“Criminals are more regularly using serious businesses and businesspeople to commit crimes. Often, these serious businesses and businesspeople are not aware that they are helping them.”
As in most countries, the targets most at risk for money laundering in Sweden are the banking and financial sectors, which also includes foreign exchange offices and the extensive unregistered trade in virtual currencies. Trade-in goods, as well as company founders, company brokers and trust managers are also considered high-risk branches of money laundering. Estate agents, gambling companies and, to some extent, the law firms that handle large amounts of money in a client’s account are also considered to be high-risk targets for money laundering.
The actions taken by the Swedish authorities to minimise the risk of money laundering include mandatory registration of the actual head of a company with the Swedish Companies Registration Office, which ensures that it’s not only the legal head whose name is public. Swedish authorities have also implemented and expanded reporting requirements, making it harder to exploit identities, and they have also extended the requirements for ‘Know Your Customer’ (KYC) reporting in many high-risk sectors.
Administrative sanctions against money laundering could be imposed with up to SEK 10 million for a company, whereas sanction fees also can be imposed. A well-known case is one where a Swedish bank received a warning and a sanction fee of kr4 billion. Company representatives who have failed to implement anti-money laundering rules risk fines or imprisonment of up to six years.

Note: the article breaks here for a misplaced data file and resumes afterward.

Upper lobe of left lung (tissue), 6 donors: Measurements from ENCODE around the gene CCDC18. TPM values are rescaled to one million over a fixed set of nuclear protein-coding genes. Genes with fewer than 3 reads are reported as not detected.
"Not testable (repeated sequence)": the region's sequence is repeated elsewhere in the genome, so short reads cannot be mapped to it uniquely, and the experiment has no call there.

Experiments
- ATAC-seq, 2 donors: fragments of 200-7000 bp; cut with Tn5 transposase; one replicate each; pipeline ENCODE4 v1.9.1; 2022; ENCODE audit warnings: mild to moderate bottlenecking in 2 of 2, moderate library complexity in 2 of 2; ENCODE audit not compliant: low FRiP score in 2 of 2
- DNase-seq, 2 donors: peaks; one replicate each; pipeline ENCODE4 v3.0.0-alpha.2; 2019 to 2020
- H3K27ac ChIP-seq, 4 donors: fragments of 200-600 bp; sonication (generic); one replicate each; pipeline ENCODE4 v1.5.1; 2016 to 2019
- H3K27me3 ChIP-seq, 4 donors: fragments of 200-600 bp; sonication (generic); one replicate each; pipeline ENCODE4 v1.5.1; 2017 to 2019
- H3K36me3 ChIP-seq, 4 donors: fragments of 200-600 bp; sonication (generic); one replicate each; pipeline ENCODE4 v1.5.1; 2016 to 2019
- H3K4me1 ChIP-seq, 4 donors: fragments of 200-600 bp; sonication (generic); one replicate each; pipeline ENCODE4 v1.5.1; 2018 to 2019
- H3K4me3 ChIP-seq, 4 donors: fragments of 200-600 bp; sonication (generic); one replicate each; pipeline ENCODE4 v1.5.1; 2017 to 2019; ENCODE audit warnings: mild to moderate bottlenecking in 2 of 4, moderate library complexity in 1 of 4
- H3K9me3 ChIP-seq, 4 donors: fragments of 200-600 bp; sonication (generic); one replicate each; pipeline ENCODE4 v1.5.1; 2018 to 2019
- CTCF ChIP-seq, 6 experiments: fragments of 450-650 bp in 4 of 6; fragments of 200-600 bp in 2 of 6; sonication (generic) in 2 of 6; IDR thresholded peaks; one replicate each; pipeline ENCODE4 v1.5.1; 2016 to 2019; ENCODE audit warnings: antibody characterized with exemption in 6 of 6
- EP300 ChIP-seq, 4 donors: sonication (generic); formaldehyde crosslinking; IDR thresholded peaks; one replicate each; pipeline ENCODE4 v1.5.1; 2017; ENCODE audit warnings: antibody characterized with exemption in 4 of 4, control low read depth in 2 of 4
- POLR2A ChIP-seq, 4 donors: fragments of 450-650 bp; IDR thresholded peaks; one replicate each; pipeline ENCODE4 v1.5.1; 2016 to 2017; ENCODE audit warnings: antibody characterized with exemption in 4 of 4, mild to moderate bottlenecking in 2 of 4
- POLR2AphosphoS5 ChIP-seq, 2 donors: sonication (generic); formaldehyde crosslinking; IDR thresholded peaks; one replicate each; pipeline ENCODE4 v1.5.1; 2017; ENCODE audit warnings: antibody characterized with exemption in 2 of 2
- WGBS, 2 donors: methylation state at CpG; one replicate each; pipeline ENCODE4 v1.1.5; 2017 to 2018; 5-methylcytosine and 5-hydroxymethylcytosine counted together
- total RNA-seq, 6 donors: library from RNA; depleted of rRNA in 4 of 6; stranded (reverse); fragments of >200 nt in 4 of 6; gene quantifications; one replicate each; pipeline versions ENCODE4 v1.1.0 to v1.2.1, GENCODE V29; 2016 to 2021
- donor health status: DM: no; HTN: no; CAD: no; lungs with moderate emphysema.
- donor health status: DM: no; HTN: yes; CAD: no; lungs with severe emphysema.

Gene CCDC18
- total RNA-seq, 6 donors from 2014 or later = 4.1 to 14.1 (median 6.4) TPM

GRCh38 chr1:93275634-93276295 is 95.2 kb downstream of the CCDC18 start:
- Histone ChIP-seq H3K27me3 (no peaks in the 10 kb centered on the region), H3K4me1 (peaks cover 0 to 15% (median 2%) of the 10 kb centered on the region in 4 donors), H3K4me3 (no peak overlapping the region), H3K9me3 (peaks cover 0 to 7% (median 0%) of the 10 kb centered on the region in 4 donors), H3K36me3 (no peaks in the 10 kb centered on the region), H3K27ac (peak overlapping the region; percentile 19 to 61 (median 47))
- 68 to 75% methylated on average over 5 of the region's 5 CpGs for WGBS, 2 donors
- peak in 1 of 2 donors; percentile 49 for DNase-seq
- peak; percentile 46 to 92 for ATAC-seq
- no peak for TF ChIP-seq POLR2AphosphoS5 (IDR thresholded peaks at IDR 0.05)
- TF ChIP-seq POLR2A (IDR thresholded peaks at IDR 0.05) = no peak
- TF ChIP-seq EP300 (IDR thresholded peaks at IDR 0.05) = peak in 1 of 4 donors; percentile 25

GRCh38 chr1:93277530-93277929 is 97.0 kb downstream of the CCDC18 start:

As a lawyer within this area, there is a need to inform all clients of the risks of being unintentionally involved in money laundering. Clients must consider what products and services they offer to their customers. They must also consider which geographical areas they are working in, what distribution channels they are using and also who their customers are. Compliance is an area considered to be difficult, time-consuming and/or extensive for many companies, and this is often the reason why this work is ignored in favour of core business activities.
All over the world, our clients risk a visit or an interrogation by the authorities. In all the jurisdictions we serve, these risks are similar, and we can find best practices through cooperation. Most of the money laundering cases in Sweden involve many other jurisdictions, not only within the EU.
To prevent the risk, we can be proactive by guiding our clients with our expertise and drawing on experience from colleagues within our network. In doing so, we can find common cases and business opportunities for our clients. If you and/or any of your clients have businesses in Sweden and are interested in preventing future problems, please contact me. You are also more than welcome to contact me if you have an ongoing case in Sweden and need assistance in any way.